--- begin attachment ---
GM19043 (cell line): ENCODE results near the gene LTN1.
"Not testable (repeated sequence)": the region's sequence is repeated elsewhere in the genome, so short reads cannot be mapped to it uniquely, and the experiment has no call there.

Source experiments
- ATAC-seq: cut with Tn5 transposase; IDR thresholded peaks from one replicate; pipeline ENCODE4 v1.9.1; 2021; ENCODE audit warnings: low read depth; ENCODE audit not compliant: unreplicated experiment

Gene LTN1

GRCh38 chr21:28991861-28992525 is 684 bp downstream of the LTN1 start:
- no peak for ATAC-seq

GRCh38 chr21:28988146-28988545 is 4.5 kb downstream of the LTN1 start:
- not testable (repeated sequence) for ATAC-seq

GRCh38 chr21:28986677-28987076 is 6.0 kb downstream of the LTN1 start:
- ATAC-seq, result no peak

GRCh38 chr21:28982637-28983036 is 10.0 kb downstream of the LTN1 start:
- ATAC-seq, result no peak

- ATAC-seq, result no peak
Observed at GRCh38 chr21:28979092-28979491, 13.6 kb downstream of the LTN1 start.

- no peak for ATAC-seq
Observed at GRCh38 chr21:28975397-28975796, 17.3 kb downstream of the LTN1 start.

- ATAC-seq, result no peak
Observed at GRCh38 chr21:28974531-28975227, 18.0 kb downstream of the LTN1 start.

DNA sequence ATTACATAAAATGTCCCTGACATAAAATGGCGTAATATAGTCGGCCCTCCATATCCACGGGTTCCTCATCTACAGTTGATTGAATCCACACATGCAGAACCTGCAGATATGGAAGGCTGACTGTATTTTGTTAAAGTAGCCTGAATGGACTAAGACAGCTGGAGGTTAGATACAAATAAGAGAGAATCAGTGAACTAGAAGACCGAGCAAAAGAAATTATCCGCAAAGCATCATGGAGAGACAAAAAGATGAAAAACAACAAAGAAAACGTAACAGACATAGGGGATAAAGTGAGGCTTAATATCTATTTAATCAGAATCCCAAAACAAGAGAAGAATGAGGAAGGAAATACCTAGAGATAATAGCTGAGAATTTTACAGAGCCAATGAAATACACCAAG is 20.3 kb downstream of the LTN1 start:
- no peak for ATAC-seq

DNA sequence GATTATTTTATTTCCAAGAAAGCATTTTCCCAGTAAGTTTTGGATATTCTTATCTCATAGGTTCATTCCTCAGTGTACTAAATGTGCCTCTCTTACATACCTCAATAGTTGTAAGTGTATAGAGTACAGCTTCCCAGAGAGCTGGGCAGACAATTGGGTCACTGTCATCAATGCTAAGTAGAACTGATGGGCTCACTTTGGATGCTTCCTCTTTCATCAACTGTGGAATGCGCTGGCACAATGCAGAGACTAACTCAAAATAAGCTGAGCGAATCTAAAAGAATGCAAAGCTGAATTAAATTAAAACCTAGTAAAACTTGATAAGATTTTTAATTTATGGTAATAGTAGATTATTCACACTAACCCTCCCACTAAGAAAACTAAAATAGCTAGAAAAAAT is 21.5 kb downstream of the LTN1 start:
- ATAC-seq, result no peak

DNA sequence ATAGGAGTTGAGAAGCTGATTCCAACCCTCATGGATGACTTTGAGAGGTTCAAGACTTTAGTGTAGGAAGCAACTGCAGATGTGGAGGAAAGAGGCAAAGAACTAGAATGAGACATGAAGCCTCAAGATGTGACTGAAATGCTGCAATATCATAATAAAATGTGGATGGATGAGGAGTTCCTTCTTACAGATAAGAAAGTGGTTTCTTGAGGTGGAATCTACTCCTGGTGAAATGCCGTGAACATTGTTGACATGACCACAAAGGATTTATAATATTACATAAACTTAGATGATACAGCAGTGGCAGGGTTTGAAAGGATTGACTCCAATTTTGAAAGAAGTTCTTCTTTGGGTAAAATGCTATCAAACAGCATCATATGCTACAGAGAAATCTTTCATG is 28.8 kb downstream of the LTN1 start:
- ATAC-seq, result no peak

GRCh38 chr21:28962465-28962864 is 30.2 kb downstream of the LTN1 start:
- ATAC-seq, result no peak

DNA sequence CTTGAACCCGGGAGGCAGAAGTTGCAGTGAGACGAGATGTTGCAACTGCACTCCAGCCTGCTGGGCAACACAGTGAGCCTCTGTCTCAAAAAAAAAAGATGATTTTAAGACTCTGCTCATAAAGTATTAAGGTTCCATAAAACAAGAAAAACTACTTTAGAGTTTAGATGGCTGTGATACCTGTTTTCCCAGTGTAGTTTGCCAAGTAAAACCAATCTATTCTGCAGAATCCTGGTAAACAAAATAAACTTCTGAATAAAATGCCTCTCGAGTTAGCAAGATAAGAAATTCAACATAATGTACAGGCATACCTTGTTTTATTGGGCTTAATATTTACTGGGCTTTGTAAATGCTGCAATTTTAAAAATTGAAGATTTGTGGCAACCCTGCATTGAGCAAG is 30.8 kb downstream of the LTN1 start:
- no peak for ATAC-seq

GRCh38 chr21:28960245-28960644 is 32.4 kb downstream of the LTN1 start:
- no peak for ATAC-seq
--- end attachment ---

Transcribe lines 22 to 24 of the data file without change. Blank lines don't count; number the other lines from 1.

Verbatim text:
DNA sequence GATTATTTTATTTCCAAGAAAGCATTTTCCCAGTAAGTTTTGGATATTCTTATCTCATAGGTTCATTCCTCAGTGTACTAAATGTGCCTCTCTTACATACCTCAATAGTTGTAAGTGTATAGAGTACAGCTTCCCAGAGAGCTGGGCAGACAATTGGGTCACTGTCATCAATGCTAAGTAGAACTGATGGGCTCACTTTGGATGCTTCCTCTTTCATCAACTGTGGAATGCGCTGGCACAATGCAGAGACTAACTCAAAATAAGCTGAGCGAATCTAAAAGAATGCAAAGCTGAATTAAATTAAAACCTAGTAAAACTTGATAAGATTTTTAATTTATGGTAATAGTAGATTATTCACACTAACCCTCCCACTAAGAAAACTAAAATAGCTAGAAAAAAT is 21.5 kb downstream of the LTN1 start:
- ATAC-seq, result no peak

DNA sequence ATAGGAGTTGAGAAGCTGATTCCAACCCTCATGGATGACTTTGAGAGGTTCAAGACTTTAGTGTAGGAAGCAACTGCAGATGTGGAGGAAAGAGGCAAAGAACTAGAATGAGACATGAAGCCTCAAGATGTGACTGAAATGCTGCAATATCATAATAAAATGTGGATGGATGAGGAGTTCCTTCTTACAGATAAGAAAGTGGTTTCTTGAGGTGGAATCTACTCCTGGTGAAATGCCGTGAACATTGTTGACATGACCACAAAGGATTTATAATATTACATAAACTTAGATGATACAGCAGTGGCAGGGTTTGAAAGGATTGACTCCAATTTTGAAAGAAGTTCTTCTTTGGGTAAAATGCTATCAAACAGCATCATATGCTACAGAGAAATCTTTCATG is 28.8 kb downstream of the LTN1 start: